Poetry Issue 10

   Issue # 10: July-December 2008

Luisa A. Igloria

Thinking in Sepia

      They pose under cypress and pine
                next to the old cathedral. The father is fifty.
      The mother, slim in a hand-sewn sheath,
                might pass for his daughter. The child hugs

      a doll half her size. At mass, when Latin drips
                yellow and waxy like tapers, she sucks
      on its fingers in the pew. What a good girl
                says the horrid Spanish grandmother,

      yanking her short hair into braids just because
                she is hija de muchacha, hija de mujer, born
      of a farmer's daughter. For pictures
                such as these, the child has learned to smile,

      to point one patent-leather shoe aslant
                of the other, to sit very still in a stiff-backed
      armchair or on a crocheted bedspread
                rich with vines and roses. But she knows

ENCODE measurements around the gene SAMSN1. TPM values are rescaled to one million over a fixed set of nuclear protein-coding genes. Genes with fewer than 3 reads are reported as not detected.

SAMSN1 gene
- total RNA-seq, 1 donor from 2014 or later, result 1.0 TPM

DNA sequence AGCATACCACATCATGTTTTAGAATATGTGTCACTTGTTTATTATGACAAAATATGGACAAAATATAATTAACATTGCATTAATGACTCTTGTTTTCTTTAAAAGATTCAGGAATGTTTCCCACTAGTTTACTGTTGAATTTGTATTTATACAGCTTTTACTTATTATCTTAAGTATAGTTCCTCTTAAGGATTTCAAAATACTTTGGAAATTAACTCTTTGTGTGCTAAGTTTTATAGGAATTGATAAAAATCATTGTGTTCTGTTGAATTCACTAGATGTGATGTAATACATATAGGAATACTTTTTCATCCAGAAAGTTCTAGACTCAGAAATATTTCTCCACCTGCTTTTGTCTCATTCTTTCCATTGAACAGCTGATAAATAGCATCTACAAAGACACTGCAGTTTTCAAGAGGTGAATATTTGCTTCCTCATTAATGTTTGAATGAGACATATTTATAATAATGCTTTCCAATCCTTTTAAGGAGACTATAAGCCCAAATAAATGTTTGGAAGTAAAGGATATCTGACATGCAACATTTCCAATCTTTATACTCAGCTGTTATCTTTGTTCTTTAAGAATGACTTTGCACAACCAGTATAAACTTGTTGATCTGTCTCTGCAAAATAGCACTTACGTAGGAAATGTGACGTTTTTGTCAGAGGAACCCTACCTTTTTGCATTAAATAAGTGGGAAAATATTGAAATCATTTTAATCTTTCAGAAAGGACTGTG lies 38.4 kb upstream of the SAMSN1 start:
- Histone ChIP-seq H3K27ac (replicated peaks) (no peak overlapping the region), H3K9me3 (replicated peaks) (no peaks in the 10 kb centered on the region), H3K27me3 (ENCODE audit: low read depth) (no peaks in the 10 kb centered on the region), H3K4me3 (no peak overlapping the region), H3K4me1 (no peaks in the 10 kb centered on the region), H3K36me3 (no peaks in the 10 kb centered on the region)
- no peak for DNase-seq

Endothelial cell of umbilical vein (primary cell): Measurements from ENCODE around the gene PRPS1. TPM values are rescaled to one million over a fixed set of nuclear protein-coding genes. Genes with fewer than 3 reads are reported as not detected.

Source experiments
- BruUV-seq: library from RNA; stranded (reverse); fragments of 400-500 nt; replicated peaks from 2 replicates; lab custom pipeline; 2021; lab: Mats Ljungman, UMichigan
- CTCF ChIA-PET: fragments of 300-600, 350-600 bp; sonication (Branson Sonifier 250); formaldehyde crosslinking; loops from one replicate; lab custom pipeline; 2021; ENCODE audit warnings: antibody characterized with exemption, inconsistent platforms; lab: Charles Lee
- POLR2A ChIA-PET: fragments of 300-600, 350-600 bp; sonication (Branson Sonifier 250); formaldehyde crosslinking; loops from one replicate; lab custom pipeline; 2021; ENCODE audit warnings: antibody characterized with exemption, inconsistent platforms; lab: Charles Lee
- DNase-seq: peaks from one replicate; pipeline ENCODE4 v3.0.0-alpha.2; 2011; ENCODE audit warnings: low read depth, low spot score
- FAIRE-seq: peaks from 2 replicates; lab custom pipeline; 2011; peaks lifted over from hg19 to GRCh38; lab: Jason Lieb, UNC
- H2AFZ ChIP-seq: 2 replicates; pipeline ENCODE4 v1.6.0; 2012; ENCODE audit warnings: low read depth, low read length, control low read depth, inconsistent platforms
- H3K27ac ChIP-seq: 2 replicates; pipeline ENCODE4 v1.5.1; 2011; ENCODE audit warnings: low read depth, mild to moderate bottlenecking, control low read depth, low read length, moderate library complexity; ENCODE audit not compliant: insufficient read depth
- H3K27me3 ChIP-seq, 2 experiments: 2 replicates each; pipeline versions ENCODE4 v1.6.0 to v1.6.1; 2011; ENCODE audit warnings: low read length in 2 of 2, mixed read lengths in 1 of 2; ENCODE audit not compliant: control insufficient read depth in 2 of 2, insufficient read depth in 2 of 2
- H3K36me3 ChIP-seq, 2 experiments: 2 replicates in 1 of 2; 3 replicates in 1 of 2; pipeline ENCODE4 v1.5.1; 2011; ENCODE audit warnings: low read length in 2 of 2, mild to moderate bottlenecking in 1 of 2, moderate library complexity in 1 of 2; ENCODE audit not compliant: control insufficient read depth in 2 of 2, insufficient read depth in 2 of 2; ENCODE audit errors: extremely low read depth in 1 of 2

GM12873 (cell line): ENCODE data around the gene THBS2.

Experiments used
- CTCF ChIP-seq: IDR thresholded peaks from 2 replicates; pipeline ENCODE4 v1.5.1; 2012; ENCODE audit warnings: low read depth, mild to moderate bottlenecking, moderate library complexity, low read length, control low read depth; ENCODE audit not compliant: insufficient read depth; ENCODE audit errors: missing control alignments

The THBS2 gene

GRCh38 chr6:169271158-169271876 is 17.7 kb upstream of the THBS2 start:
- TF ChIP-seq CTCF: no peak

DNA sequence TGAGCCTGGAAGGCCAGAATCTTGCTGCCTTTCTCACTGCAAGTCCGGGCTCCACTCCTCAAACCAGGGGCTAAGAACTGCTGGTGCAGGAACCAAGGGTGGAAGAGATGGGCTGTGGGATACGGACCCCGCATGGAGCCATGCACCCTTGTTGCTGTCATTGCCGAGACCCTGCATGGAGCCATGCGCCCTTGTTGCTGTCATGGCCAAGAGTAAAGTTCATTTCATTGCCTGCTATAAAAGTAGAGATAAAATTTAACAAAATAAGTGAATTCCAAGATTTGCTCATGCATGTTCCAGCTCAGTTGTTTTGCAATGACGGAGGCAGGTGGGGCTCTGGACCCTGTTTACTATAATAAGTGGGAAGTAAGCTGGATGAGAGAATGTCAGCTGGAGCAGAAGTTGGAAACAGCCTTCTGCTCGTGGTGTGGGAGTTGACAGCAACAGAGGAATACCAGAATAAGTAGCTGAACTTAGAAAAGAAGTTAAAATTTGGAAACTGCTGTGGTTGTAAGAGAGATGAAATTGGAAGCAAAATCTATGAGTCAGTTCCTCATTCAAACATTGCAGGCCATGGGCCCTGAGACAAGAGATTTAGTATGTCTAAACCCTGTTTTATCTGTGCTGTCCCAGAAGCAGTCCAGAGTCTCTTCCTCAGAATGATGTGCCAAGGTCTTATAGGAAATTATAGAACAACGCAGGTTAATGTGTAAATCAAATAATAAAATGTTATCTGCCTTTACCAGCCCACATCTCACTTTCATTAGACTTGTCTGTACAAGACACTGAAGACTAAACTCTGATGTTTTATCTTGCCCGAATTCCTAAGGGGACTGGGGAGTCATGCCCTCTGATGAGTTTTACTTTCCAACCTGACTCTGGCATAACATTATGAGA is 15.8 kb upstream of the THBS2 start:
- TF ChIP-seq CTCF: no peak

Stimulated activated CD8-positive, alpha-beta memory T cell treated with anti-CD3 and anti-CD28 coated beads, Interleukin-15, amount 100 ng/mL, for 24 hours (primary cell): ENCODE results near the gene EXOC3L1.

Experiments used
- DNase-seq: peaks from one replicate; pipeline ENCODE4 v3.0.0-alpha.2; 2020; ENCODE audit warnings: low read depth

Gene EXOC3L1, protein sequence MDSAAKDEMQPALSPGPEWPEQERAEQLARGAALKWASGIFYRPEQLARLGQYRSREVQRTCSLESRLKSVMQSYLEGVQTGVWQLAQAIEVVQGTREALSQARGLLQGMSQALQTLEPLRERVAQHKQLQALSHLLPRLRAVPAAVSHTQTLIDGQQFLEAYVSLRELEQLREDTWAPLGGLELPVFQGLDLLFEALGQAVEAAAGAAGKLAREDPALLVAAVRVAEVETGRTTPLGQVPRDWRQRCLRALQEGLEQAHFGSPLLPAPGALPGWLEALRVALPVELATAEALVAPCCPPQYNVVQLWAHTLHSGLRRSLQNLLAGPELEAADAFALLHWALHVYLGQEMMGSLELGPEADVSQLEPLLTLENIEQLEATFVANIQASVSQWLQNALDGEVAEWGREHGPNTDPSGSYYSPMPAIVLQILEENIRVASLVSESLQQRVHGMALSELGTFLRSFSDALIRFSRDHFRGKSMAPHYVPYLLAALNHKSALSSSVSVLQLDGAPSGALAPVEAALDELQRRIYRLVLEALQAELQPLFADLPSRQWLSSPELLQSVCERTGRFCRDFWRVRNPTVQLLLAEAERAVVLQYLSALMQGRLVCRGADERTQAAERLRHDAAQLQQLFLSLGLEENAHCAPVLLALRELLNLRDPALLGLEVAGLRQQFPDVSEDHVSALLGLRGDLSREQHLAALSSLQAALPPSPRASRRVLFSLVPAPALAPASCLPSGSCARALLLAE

the story of the drunken father,
                threatening to break every wine glass
      when the mother refuses to wait on his table.
                The child can name the dusty towns (Bacnotan,

      San Juan) where her mother's father plows the difficult soil
                to grow rice, okra, and bitter melons. On Sundays
      this grandfather puts on his only white suit and Panama hat,
                and walks to church in slippers. On her fifth birthday

      he gives her a goat, and a chicken whose throat he slits
                above the sink before supper. Watch, he says. And years later
      she can still see the perfect line scored through the ruff of orange,
                black, and red; and the shutter of her eye, opening and closing.

      (Originally appeared in Poetry East and used by permission of the author.)